When he first returned to Prosser, he was shunned by some until his minister convinced people it was safe to sit near him, according to newspaper accounts. He told People magazine in 1984 that he rotated from one barber shop to another to make sure business was not harmed.

The late Hill Williams reported in his recently published book, Writing the Northwest, that DOE gave McCluskey $275,000 in compensation.

McCluskey had a heart condition, including a heart attack, before the explosion and the illness eventually caused his death. He died at the age of 75 of another heart attack.

The Americium Recovery Facility, which came to be called the McCluskey Room by Hanford workers, never operated again.

A facility about the size of a double-car garage, it was used to separate americium from waste materials for possible industrial or other use.

It had been built onto one end of the Plutonium Finishing Plant, eventually becoming sandwiched between the main processing area of the plant and another addition, the plant’s Plutonium Reclamation Facility.

Demolishing the building is “both historic and a significant risk reduction,” said Tom Teynor, DOE manager for the Plutonium Finishing Plant. “It closes the chapter on one important piece of Hanford history.”

For most of the years since the explosion, the door to the room was welded shut, said Tom Bratvold, vice president of the plant for DOE contractor CH2M Hill Plateau Remediation Co.

In 2010 federal economic recovery money was used to start cleaning out the room until the one-time funds ran out. One worker described the room’s interior as looking like a “war zone,” when workers made the first of more than 200 entries into the room.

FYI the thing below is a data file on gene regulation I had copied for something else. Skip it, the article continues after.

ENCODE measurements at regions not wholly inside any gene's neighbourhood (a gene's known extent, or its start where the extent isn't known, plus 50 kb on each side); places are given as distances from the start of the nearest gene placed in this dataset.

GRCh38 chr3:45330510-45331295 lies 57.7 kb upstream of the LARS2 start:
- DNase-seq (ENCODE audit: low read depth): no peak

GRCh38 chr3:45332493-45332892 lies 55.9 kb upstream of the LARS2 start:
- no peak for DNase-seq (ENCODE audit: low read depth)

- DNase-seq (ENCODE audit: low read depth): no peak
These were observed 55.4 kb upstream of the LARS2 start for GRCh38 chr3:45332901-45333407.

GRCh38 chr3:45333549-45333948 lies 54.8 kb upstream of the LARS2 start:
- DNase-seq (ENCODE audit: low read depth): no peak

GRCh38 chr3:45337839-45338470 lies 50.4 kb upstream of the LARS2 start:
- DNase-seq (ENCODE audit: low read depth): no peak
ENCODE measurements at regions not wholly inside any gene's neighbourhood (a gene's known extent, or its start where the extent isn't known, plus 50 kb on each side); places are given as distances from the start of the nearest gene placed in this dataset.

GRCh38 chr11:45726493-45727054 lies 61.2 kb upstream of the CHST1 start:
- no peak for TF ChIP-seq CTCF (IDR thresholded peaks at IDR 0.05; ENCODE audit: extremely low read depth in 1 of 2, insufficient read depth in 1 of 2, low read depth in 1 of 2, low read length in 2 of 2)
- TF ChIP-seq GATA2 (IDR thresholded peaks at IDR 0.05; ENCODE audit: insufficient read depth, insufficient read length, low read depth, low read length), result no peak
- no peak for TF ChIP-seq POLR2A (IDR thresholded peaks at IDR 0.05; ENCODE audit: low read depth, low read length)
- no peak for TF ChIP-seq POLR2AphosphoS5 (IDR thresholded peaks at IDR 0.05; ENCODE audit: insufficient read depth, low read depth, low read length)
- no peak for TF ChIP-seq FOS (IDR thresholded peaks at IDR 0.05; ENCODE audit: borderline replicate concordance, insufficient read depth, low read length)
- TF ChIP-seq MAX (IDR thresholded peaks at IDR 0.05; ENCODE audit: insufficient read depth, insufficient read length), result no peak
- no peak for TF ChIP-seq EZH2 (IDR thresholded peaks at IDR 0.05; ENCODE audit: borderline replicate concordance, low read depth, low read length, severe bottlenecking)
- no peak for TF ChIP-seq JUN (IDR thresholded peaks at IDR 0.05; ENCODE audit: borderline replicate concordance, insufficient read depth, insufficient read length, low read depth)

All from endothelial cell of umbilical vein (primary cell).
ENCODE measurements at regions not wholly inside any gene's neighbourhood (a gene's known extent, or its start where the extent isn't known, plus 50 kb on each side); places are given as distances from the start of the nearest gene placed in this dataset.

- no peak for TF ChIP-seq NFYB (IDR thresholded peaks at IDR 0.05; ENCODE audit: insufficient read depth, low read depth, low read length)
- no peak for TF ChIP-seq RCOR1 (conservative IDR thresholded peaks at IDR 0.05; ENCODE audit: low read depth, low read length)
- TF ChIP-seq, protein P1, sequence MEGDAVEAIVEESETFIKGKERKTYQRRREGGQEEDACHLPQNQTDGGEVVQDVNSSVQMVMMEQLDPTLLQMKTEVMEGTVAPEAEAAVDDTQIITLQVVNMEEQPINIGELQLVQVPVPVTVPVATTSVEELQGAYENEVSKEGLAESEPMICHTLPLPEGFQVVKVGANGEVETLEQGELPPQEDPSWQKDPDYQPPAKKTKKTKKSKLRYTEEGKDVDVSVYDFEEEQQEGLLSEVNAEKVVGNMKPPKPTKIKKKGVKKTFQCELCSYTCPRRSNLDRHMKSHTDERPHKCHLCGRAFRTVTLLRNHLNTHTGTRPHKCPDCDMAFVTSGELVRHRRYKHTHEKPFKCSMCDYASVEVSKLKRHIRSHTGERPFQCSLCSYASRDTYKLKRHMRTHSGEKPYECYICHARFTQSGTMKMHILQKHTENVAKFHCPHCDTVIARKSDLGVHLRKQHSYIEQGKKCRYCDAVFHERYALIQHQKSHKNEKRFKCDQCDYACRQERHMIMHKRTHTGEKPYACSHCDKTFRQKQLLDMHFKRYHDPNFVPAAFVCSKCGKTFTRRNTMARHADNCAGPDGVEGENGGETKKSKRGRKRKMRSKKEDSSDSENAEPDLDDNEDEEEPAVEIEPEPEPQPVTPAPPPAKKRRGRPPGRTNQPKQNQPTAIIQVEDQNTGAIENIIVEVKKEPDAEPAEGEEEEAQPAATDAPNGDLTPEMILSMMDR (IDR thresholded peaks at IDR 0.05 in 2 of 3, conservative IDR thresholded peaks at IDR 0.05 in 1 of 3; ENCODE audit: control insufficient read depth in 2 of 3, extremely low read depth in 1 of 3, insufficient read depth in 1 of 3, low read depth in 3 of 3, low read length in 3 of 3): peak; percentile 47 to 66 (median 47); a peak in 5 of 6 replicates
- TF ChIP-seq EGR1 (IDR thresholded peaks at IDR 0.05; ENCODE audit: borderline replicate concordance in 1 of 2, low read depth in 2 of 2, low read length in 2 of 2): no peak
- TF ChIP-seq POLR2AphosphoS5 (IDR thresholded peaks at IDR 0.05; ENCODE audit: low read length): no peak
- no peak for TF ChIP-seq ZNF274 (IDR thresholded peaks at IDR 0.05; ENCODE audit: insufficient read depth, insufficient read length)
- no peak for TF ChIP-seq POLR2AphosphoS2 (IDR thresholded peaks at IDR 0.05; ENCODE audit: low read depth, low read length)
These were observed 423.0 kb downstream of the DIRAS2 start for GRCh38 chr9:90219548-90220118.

Work resumed in late summer 2014 for a final push to prepare for demolition, with workers making the first use at Hanford of new protective suits for hazardous work.

Clean air is supplied by a compressor to the one-piece suits, both for breathing and to circulate cool air throughout the suit, causing the suits to puff up, balloon-like, around them.

Workers had removed most of the contaminated equipment, including glove boxes from the room by early 2016. Some highly radioactively contaminated tanks were left intact in the room to be removed during demolition.

Before this winter’s snowy weather began, an airlock was removed from the side of the McCluskey Room.

Demolition work resumed a few weeks ago, using a excavator with a shear to reduce the building to rubble, Bratvold said. It was constructed of steel I-beams and steel panels.

To control any dust and airborne contamination, water foggers were used. Water cannons also sent a spray of water and bright-blue fixative onto the area being demolished to contain contaminants.

Tanks were lifted out using a crane. Many of them will be stored for possible later disposal at the Waste Isolation Pilot Plant in New Mexico, but much of the rubble from the building is being disposed of at a lined landfill for low-level radioactive waste in central Hanford.

Demolition of the McCluskey Room was completed Wednesday.

By Bratvold’s count that was 40 years, six months and 29 days after the explosion that harmed McCluskey.

Work will continue to have the rest of the Plutonium Finishing Plant down by a legal deadline at the end of September.

Annette Cary: 509-582-1533, @HanfordNews